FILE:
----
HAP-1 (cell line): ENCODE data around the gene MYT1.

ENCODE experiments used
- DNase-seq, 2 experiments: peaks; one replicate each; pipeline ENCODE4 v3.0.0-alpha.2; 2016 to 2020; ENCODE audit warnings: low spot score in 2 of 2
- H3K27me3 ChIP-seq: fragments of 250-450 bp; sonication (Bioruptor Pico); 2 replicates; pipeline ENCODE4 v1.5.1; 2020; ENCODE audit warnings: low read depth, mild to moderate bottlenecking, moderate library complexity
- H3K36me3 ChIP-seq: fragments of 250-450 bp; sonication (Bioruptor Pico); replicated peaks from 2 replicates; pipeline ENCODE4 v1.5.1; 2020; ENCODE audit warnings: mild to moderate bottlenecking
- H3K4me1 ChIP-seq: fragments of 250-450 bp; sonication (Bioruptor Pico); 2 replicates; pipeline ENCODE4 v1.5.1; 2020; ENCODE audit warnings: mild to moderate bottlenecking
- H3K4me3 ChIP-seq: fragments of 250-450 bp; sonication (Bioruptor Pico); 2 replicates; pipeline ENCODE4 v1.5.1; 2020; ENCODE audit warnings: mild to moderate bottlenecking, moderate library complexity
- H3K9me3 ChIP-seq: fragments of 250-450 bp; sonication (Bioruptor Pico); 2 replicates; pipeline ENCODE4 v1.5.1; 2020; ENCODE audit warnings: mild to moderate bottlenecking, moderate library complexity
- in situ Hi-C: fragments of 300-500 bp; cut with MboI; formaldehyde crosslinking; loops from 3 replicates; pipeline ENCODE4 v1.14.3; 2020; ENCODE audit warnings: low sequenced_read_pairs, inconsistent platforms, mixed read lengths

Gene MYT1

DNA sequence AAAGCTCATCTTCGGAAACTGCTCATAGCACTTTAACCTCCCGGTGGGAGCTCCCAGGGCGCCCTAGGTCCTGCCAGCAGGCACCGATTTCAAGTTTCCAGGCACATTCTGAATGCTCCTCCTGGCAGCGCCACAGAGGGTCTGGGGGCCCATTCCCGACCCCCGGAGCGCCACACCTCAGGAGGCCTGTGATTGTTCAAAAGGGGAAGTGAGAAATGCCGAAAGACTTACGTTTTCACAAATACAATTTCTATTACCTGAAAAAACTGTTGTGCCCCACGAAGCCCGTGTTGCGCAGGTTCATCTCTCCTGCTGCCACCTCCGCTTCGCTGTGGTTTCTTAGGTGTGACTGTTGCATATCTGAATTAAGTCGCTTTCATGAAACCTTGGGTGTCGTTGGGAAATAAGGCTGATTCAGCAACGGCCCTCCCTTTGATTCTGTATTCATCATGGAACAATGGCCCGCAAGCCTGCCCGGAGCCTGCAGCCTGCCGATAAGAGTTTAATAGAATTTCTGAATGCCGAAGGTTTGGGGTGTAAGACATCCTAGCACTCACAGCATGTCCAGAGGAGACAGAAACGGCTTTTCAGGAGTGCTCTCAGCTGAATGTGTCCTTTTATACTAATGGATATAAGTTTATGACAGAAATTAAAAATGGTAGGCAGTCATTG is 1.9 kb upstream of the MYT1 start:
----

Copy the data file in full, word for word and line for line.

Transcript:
HAP-1 (cell line): ENCODE data around the gene MYT1.

ENCODE experiments used
- DNase-seq, 2 experiments: peaks; one replicate each; pipeline ENCODE4 v3.0.0-alpha.2; 2016 to 2020; ENCODE audit warnings: low spot score in 2 of 2
- H3K27me3 ChIP-seq: fragments of 250-450 bp; sonication (Bioruptor Pico); 2 replicates; pipeline ENCODE4 v1.5.1; 2020; ENCODE audit warnings: low read depth, mild to moderate bottlenecking, moderate library complexity
- H3K36me3 ChIP-seq: fragments of 250-450 bp; sonication (Bioruptor Pico); replicated peaks from 2 replicates; pipeline ENCODE4 v1.5.1; 2020; ENCODE audit warnings: mild to moderate bottlenecking
- H3K4me1 ChIP-seq: fragments of 250-450 bp; sonication (Bioruptor Pico); 2 replicates; pipeline ENCODE4 v1.5.1; 2020; ENCODE audit warnings: mild to moderate bottlenecking
- H3K4me3 ChIP-seq: fragments of 250-450 bp; sonication (Bioruptor Pico); 2 replicates; pipeline ENCODE4 v1.5.1; 2020; ENCODE audit warnings: mild to moderate bottlenecking, moderate library complexity
- H3K9me3 ChIP-seq: fragments of 250-450 bp; sonication (Bioruptor Pico); 2 replicates; pipeline ENCODE4 v1.5.1; 2020; ENCODE audit warnings: mild to moderate bottlenecking, moderate library complexity
- in situ Hi-C: fragments of 300-500 bp; cut with MboI; formaldehyde crosslinking; loops from 3 replicates; pipeline ENCODE4 v1.14.3; 2020; ENCODE audit warnings: low sequenced_read_pairs, inconsistent platforms, mixed read lengths

Gene MYT1

DNA sequence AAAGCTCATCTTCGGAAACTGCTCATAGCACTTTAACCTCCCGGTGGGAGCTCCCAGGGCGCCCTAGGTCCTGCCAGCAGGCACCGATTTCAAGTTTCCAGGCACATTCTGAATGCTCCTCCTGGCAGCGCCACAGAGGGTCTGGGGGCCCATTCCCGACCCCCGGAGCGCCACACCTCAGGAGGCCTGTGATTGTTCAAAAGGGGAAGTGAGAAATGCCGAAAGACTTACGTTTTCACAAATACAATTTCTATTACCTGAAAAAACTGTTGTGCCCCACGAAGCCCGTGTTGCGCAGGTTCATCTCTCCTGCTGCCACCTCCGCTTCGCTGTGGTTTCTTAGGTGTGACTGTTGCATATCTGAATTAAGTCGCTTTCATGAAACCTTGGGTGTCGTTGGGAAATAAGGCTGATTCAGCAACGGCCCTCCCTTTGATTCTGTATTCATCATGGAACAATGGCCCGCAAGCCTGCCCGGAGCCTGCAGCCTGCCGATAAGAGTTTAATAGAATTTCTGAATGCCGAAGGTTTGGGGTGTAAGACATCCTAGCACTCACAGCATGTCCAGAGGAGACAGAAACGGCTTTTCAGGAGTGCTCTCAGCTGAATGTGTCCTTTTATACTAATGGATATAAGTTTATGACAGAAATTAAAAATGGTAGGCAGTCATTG is 1.9 kb upstream of the MYT1 start: